Last summer the parish hosted in-home meetings during which Father Dennis spoke of discipleship. Since then Father’s thoughts have evolved into a vision for the parish: [That] every parishioner will make an intentional commitment to be a disciple of Jesus Christ rooted in a personal relationship with Him and committed to sharing his/her story. This vision has become the basis for many of Father’s homilies. Therefore, while Father Dennis is enjoying his vacation, it may be of value to revisit his discipleship comments of last year:
“There is a difference between a disciple and a follower. A follower is one who follows the opinions or teachings of the one whom he/she serves. On the other hand, a disciple is one who accepts and assists in spreading the doctrines or teachings of another. At the end of Matthew’s Gospel, Jesus gives the following instruction, ‘…Go therefore, and make disciples of all nations. Baptize them in the name of the Father, and of the Son, and of the Holy Spirit. Teach them to carry out everything I have commanded you.’ A disciple is one who takes on the responsibility of carrying out the mission of the leader—Jesus Christ.
The noun disciple used in the gospels comes from the Greek word, mathetes (pronounced math-a-TAYS) meaning learner or pupil. As a verb, the word is translated as learn by inquiry. In Jesus’ day students or followers sought out the rabbi or teacher. Jesus, however, is the one who seeks out the disciple unlike the rabbis of his time. Therefore, discipleship is by invitation only. You and I by virtue of our Baptism have been invited by Jesus to be his disciple. We are commanded to make more disciple by spreading the teachings of Jesus…’Go make disciples of all the nations.’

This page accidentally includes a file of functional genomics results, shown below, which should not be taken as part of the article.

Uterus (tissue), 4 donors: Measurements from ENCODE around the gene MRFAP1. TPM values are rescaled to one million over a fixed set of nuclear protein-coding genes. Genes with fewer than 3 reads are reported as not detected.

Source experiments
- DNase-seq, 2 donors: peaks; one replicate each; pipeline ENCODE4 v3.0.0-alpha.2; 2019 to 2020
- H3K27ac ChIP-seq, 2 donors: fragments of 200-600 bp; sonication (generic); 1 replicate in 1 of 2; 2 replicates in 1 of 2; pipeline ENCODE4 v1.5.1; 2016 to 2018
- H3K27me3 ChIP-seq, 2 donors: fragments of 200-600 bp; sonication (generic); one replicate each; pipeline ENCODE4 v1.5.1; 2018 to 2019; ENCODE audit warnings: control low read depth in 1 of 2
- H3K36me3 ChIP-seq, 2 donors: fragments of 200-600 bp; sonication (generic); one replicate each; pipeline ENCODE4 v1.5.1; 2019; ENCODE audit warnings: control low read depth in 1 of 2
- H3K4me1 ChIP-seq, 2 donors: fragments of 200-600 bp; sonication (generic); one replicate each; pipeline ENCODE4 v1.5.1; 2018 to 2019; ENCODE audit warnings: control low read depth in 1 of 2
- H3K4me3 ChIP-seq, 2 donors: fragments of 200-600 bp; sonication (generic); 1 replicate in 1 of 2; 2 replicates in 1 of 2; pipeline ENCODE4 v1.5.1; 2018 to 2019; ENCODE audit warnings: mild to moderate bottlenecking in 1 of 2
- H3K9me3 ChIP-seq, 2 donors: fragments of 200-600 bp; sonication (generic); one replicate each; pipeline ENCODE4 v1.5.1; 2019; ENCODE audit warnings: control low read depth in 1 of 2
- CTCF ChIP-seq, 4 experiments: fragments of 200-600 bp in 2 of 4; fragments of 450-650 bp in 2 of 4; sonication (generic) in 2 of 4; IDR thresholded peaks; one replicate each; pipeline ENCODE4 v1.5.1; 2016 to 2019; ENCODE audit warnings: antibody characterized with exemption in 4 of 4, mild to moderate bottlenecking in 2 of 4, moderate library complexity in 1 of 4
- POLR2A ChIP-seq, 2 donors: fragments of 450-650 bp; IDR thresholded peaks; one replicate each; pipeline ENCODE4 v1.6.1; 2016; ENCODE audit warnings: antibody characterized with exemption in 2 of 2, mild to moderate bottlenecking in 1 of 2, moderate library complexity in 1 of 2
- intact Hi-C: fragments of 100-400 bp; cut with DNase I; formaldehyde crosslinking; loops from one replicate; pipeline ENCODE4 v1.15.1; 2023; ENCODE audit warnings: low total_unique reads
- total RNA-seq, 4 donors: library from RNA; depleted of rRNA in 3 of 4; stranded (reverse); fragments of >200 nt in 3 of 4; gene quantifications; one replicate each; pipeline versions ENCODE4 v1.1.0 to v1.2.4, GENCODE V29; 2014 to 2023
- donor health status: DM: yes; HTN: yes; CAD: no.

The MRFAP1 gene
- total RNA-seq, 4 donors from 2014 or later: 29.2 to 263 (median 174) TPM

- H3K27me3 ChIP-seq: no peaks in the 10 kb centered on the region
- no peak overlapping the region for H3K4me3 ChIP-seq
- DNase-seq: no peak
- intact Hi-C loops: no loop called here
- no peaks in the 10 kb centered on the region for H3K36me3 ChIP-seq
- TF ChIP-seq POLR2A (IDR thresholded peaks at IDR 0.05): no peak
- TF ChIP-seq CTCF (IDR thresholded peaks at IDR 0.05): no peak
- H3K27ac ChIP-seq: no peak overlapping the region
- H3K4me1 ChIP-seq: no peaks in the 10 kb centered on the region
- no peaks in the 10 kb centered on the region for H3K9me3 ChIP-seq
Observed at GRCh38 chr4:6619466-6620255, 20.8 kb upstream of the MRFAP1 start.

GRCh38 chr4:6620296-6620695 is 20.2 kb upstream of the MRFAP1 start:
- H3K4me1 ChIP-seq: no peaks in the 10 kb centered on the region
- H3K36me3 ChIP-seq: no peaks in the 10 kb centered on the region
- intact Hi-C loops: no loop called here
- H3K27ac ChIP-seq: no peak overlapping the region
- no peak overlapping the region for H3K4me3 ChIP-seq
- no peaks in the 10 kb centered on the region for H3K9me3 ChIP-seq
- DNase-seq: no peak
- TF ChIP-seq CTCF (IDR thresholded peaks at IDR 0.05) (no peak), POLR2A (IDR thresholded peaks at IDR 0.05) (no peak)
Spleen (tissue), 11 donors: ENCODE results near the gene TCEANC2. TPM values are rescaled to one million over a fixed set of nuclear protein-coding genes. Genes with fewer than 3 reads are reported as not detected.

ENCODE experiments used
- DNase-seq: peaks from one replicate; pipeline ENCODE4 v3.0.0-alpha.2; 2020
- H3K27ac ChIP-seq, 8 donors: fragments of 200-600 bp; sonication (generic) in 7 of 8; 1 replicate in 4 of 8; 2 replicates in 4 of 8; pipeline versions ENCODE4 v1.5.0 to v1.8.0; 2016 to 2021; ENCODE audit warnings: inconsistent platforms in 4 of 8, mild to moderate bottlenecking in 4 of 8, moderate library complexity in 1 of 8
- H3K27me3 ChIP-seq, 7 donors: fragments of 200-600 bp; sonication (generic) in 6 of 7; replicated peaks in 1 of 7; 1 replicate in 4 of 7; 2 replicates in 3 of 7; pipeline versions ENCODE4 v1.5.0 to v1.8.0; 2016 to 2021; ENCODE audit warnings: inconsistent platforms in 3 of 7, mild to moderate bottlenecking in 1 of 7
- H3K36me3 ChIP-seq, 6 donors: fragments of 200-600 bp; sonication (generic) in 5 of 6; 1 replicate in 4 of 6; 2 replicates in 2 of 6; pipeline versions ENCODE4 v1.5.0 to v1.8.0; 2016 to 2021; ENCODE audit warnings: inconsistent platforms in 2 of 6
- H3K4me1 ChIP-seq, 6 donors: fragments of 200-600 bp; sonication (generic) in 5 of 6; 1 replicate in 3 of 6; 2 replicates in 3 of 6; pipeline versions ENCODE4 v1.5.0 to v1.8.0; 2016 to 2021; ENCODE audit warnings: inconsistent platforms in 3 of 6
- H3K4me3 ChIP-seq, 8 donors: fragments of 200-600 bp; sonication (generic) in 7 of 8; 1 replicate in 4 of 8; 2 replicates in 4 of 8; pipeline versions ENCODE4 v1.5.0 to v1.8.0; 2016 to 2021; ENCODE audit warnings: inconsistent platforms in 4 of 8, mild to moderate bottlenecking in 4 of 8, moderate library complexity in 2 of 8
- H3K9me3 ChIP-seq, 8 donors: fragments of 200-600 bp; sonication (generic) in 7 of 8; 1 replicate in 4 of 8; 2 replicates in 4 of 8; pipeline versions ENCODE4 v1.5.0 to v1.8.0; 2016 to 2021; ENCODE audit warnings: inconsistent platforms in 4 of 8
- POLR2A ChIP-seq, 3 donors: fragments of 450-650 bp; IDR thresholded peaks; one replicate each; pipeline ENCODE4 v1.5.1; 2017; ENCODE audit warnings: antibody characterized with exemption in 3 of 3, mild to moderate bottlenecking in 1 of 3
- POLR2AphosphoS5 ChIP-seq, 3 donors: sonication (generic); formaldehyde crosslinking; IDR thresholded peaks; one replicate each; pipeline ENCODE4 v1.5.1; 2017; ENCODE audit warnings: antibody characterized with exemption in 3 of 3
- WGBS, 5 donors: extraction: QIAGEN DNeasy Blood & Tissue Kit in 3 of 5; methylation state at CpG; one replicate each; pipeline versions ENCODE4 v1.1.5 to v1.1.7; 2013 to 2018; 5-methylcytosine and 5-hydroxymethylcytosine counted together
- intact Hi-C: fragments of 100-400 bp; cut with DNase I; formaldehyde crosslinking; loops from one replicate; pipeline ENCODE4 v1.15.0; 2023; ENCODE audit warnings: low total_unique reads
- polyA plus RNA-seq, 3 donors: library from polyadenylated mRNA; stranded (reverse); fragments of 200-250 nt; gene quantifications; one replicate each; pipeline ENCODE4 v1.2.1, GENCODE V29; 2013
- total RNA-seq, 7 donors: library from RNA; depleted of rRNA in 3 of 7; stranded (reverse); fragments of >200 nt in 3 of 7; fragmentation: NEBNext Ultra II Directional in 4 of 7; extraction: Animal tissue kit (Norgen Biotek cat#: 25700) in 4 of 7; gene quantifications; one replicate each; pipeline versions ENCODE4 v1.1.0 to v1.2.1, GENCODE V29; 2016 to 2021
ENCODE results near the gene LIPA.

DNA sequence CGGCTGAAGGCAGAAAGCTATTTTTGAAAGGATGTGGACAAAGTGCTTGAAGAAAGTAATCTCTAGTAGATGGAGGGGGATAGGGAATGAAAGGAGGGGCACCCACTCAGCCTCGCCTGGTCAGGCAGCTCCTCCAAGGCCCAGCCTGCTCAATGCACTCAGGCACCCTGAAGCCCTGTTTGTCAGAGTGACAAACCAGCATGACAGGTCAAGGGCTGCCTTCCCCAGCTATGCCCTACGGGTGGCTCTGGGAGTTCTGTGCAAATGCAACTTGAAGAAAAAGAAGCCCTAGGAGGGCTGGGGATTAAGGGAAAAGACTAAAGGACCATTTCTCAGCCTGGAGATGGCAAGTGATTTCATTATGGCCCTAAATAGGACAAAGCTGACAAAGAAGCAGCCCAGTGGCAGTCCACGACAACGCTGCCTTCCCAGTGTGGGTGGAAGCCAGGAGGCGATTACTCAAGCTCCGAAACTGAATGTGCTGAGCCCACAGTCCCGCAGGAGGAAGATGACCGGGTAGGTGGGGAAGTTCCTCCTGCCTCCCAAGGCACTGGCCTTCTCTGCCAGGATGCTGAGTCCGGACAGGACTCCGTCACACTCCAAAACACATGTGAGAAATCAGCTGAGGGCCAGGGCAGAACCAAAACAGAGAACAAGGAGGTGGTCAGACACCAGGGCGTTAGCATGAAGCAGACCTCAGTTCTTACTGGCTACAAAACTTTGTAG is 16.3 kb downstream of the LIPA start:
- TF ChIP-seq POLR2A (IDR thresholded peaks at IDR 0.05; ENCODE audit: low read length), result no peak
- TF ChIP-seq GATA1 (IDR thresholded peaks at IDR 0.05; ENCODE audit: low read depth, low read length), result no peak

The question for us is: What does being a disciple mean me? The Catechism of the Catholic Church offers one answer: ‘The transmission of the Christian faith consists primarily in proclaiming Jesus Christ in order to lead others to faith in Him.’ Discipleship for us is to proclaim Jesus in order to lead others to faith in Him. Like the disciples of the early Church we are to invite people to enter into the joy of our communion with Christ. It is the Spirit who has been given to us that teaches and guides us in this work.
I like the meaning of discipleship as I read it in Deuteronomy, ‘It is something very near to you, already in your mouths and in your hearts; you have only to carry it out.’ The Constitution of the Church, Chapter 4 #38 simply states, ‘Christians must be to the world what the soul is to the body. That discipleship at its best—integrated and organic to who we are and all that we do.”
Father Dennis Dirkx